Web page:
e) the weight of syntagrnatic, paradigmatic or "wandering" logics in the organization of narration
f) the reproduction, play or dissolution of specific codes, and the role of textual, contextual and intertextual elements in the process of interpretation.
In what follows I will comment on the general characteristics of classic, modern and postmodern textuality in terms of these elements.
a. Suspense. The role and nature of epiphanies and suspense strategies in tfle structural organization of narrative.
Classic narrative -- especially in the case of literary short fiction-- is based in the logics of epiphany, that is, the textual organization oriented towards the final revelation of a social, personal or epistemic truth. Modern narrative --such as Tchekhov or Godard-- is structured by the notion of successive, neutralized or successive epiphanies. Postmodern narrative encompasses --in a paradoxical way, of course-- both kinds of strategies, and it does so by what we might call the logics of textual or intertextual epiphanies. Here narrative epiphanies --or their absence-- become narratorial epiphanies, inasmuch as they are the responsibility of the reader or spectator, and they depend on his/her competencies, encyalopedia and historical context.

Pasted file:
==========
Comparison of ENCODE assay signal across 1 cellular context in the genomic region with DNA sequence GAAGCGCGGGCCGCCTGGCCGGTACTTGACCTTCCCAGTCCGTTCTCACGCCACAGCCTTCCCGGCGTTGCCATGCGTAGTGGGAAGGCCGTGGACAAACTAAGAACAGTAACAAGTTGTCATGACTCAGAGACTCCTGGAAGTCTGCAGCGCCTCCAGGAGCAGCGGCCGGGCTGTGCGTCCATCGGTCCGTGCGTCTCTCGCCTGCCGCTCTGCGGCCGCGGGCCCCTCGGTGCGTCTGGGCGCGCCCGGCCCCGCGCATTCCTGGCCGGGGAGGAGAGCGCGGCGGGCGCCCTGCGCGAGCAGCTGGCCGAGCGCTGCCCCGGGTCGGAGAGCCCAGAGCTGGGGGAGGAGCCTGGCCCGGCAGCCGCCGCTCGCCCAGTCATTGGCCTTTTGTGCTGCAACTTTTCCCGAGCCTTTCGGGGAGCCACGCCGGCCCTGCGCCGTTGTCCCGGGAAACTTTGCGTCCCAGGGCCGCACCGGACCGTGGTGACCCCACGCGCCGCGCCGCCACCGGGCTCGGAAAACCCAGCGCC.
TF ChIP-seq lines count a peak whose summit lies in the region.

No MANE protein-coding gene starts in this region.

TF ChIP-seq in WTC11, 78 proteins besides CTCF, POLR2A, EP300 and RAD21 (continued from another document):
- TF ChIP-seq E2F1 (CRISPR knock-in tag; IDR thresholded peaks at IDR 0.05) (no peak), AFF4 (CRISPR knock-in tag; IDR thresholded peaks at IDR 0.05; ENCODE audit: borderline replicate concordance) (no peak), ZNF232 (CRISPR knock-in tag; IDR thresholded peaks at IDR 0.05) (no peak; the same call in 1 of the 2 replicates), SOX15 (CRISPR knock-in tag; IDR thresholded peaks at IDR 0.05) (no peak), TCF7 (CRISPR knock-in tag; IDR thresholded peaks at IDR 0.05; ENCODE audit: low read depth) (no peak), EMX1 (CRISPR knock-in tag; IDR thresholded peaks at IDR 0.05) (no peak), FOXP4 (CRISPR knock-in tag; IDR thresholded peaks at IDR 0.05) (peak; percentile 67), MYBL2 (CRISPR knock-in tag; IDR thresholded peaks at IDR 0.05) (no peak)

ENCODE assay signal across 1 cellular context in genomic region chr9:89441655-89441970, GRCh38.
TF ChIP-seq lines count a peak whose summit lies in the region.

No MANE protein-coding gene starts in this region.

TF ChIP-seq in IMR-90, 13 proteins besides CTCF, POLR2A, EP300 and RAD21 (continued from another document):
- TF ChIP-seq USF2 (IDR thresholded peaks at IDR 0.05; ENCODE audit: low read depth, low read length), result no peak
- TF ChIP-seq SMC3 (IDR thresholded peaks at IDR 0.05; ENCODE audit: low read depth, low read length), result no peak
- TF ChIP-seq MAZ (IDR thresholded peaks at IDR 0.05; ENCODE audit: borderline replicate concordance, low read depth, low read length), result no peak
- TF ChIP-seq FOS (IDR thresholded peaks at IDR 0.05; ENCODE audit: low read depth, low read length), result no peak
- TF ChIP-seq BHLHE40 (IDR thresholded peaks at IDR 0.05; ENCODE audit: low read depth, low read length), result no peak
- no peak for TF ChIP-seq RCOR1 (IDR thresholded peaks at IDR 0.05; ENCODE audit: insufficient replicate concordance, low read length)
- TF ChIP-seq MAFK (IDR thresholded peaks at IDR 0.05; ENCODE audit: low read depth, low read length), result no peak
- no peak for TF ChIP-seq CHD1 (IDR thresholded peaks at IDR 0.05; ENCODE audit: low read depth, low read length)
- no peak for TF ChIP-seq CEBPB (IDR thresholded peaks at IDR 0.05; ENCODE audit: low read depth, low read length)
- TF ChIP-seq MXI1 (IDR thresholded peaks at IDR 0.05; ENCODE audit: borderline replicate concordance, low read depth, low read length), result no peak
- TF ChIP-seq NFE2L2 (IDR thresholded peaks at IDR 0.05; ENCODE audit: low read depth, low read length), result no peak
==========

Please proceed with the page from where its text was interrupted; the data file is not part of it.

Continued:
b. Representation. The relationship to the codes of realism, anti-realism, or representation in general.
Classic narration is mostly metonymical, it aims at representing reality through generic (genologic, architextual) conventions. Modern narration is more metaphorical, and it tends to point at the codes we use in order to represent reality. It is not a direct questioning of our ability to represent it, but it questions the conventionality of specific codes, when they belong in a former and different context than that of the reader. Postmodern narration encompasses both aims --at once either/or-- and therefore it suspends the suspension of disbelief, it suspends the credibility in any specific code created to represent reality in one particular way. It is a political statement about the conventional limits of representation, and therefore it has a deeply ironical meaning.
c. Labyrinths. The presence or absence of specific elements studied by the semiotic theory of labyrinths, as it belongs in the emerging field of cartosemiotics.
Classic film and literature is circular; it is organized around the concept of truth. It has one center, and it admits but one right interpretation. Its paradigm is the classic detective story. Modern film and literary fiction is arboreal, like a tree, it admits more that one truth and more than one epistemic center; therefore, it is polysemic by nature, with many semantic branches growing out of a basic scheme. Postmodern fiction in film or literature is rhyzomatic, which is the kind of labyrinth that encompasses at once both circular and arboreal logics. Therefore, in postmodern fiction and film many interpretations are possible, and each one istrue to ite own context.
d. Time and space. The discursive construction of time and space in relation to diegetic levels of meaning